During his college years, Mark kept in close contact with his high school sweetheart who was attending a nursing college in the Midwest. They always spent the summers together in Boardman, and his secret ambition was to pop the question after graduation.
Because Mark and Tony both came from working-class families and had a shared love of photography, their fraternity paired them up in a double room and the two clicked. Like peas in a pod.
In his junior year of college, Mark had become interested in prospecting for gold after writing a paper on the history of prospecting in Arizona. After a few tentative trips, he'd come down with a serious case of gold fever, and it only been a matter of time before Tony caught it as well.
"Whoa, there's Cindy's house," Tony exclaimed. "Go ahead and pull into the drive."
Mark shook his head. "Hey, Highway Man, you've got to have some serious coins to live around here, not like us penny-pinching fraternity bums. That's a nice house, so why annoy her landlady."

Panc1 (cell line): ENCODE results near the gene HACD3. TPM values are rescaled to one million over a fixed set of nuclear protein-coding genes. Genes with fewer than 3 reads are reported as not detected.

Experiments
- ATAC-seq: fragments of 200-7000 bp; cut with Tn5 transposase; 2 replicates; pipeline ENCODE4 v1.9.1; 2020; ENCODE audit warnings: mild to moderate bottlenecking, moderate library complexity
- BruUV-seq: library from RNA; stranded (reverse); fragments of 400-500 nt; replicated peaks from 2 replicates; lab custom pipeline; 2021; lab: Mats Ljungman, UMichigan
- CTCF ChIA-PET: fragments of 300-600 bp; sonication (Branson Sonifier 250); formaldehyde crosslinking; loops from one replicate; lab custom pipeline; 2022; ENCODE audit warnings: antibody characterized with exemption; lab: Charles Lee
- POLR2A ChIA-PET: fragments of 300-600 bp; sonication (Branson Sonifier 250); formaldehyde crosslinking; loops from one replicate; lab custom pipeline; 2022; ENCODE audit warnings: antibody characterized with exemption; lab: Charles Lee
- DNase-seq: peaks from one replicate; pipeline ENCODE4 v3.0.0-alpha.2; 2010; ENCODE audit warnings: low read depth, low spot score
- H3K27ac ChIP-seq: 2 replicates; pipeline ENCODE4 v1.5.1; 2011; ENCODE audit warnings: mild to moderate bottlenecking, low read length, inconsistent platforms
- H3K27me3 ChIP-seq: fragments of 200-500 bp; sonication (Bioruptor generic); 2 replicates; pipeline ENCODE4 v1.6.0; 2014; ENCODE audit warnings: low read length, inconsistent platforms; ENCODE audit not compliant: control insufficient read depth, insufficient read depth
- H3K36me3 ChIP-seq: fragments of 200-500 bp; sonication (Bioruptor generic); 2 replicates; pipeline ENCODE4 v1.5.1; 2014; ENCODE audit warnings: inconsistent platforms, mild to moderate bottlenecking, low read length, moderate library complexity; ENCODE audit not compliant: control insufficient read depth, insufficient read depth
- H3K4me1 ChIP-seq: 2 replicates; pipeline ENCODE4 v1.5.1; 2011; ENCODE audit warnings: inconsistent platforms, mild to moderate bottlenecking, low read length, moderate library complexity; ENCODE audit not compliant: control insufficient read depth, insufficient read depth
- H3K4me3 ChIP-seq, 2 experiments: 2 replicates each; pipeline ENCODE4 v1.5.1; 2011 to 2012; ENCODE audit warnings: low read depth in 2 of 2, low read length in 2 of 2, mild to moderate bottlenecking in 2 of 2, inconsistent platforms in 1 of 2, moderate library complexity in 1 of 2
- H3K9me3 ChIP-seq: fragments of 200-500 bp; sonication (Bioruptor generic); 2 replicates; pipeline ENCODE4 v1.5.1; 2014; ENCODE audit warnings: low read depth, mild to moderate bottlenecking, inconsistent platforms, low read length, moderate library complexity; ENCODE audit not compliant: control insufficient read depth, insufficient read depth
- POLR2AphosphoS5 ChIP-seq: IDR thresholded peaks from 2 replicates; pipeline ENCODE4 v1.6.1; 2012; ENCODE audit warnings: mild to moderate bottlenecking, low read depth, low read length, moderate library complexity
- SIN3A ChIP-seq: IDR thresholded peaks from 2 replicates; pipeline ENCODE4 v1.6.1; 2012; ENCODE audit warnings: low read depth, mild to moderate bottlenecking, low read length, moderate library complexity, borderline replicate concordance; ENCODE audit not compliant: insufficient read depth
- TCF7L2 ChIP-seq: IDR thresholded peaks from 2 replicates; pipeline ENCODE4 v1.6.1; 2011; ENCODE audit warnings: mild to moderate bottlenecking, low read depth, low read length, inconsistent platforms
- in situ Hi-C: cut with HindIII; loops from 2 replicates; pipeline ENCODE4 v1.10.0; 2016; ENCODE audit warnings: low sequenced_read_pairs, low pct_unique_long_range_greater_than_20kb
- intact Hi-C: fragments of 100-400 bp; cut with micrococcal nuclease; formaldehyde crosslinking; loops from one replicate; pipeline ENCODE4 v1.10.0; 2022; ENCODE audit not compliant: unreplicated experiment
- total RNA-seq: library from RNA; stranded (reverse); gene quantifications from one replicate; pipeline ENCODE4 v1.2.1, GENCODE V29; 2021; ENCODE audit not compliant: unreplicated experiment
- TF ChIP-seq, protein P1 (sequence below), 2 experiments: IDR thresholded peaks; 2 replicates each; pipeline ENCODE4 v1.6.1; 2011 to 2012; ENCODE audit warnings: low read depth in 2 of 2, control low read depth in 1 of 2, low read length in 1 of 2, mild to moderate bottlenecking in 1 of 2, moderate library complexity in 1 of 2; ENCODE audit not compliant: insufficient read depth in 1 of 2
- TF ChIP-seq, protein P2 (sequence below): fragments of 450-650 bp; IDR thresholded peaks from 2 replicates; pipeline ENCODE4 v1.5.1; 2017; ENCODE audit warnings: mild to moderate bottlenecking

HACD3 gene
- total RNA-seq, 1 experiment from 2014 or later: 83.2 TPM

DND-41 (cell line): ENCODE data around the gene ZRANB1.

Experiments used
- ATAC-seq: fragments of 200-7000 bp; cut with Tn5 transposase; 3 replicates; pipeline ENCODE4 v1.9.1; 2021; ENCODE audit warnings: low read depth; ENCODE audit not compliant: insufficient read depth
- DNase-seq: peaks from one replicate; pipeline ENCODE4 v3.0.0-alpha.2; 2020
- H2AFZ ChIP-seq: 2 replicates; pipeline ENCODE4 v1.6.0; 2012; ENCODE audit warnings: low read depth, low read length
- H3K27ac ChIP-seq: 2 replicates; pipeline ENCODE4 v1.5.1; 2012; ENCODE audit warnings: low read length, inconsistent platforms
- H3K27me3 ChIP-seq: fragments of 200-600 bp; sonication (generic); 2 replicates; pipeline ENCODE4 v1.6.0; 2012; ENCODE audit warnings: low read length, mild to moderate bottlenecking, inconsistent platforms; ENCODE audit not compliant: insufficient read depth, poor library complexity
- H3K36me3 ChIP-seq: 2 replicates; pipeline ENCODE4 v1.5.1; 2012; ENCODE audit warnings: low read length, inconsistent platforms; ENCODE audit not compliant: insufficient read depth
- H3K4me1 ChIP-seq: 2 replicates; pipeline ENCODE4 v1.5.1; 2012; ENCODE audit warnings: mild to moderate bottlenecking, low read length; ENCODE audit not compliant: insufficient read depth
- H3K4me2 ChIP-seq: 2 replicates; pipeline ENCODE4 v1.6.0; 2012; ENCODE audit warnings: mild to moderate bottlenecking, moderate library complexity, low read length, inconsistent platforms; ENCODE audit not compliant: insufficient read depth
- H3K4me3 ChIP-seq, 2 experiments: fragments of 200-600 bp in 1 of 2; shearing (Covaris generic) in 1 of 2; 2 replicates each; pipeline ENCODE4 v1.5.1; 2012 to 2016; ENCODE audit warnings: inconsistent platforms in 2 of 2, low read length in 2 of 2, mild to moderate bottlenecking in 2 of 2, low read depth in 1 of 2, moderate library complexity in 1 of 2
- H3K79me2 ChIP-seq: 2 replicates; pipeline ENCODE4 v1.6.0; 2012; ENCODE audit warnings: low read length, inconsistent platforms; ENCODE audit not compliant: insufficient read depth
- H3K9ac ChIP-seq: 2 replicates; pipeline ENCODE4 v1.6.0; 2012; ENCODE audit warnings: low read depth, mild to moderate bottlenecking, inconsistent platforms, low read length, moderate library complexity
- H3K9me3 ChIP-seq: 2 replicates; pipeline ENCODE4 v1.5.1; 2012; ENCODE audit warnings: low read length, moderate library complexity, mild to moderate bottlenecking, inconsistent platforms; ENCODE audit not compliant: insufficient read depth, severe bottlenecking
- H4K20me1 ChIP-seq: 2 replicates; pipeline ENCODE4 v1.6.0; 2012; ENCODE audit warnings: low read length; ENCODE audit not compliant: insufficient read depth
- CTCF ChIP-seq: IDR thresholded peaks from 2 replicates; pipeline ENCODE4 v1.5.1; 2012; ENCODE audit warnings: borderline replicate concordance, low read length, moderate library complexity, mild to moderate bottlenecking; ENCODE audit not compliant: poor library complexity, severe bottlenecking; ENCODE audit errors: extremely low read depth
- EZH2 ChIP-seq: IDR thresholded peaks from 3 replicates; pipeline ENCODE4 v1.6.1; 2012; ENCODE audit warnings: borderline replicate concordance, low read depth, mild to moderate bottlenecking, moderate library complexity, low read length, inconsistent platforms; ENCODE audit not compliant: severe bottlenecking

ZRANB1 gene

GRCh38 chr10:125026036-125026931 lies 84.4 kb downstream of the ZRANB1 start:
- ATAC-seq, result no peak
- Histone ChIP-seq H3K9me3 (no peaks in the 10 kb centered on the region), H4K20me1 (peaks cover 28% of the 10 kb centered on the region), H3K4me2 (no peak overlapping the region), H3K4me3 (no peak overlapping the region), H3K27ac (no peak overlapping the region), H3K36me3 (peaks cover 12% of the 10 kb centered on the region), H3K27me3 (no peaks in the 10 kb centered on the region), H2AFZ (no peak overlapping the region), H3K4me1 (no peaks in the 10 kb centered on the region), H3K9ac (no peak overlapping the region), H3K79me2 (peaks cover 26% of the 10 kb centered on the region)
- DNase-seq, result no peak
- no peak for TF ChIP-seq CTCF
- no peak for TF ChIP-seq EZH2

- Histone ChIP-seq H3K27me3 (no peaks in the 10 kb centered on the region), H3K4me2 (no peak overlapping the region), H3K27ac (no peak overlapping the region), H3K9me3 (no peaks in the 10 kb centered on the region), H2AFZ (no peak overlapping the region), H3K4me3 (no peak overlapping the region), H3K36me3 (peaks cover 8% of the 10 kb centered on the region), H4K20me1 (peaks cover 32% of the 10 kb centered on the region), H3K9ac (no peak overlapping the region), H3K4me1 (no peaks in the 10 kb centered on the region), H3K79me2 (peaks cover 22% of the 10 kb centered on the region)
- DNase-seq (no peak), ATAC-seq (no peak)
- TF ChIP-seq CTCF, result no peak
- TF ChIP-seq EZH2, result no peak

Tony chuckled. "She is the landlady. Her parents are a couple of rich lawyers from New York. They bought the place for her and the only reason she rents out a room is for the company."
"Talk about being born with a silver spoon in your mouth."
"No foolin'! I wonder if she's up."
Cindy Brezler had paced her living room floor until she saw the glare of the Bronco's headlights and watched as they pulled into the drive, coming to a stop behind her new Acura. She had already dressed, finished with breakfast, and had her gear bags stacked next to the door. Cindy was ready for an adventure and had gladly agreed to put up all the expenses for the trip in exchange for an even share of the finds.